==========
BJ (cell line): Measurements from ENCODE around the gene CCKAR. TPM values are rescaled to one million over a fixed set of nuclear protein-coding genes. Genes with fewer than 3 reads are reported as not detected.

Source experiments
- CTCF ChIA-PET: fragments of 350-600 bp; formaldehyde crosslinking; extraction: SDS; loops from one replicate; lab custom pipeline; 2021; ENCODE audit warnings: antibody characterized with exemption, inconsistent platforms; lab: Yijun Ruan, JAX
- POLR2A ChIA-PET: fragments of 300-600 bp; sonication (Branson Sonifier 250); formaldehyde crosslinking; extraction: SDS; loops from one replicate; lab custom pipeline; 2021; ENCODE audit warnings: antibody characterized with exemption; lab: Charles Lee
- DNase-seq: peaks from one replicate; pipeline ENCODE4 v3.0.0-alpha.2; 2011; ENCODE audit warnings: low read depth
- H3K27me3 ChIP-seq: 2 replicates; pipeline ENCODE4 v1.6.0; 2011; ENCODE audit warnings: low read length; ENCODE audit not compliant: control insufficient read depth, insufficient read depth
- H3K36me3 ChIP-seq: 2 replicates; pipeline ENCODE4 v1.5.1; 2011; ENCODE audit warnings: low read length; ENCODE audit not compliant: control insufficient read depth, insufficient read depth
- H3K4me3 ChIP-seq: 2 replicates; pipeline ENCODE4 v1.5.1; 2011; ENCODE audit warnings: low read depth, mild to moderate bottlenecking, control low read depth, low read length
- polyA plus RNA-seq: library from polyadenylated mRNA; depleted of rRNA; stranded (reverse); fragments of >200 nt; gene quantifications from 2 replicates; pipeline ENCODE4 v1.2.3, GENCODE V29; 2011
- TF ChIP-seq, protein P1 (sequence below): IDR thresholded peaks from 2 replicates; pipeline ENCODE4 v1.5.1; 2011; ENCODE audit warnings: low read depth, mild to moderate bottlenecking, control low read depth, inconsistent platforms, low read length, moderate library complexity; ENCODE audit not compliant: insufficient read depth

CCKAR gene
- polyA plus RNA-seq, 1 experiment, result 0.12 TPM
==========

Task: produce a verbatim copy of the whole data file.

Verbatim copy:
BJ (cell line): Measurements from ENCODE around the gene CCKAR. TPM values are rescaled to one million over a fixed set of nuclear protein-coding genes. Genes with fewer than 3 reads are reported as not detected.

Source experiments
- CTCF ChIA-PET: fragments of 350-600 bp; formaldehyde crosslinking; extraction: SDS; loops from one replicate; lab custom pipeline; 2021; ENCODE audit warnings: antibody characterized with exemption, inconsistent platforms; lab: Yijun Ruan, JAX
- POLR2A ChIA-PET: fragments of 300-600 bp; sonication (Branson Sonifier 250); formaldehyde crosslinking; extraction: SDS; loops from one replicate; lab custom pipeline; 2021; ENCODE audit warnings: antibody characterized with exemption; lab: Charles Lee
- DNase-seq: peaks from one replicate; pipeline ENCODE4 v3.0.0-alpha.2; 2011; ENCODE audit warnings: low read depth
- H3K27me3 ChIP-seq: 2 replicates; pipeline ENCODE4 v1.6.0; 2011; ENCODE audit warnings: low read length; ENCODE audit not compliant: control insufficient read depth, insufficient read depth
- H3K36me3 ChIP-seq: 2 replicates; pipeline ENCODE4 v1.5.1; 2011; ENCODE audit warnings: low read length; ENCODE audit not compliant: control insufficient read depth, insufficient read depth
- H3K4me3 ChIP-seq: 2 replicates; pipeline ENCODE4 v1.5.1; 2011; ENCODE audit warnings: low read depth, mild to moderate bottlenecking, control low read depth, low read length
- polyA plus RNA-seq: library from polyadenylated mRNA; depleted of rRNA; stranded (reverse); fragments of >200 nt; gene quantifications from 2 replicates; pipeline ENCODE4 v1.2.3, GENCODE V29; 2011
- TF ChIP-seq, protein P1 (sequence below): IDR thresholded peaks from 2 replicates; pipeline ENCODE4 v1.5.1; 2011; ENCODE audit warnings: low read depth, mild to moderate bottlenecking, control low read depth, inconsistent platforms, low read length, moderate library complexity; ENCODE audit not compliant: insufficient read depth

CCKAR gene
- polyA plus RNA-seq, 1 experiment, result 0.12 TPM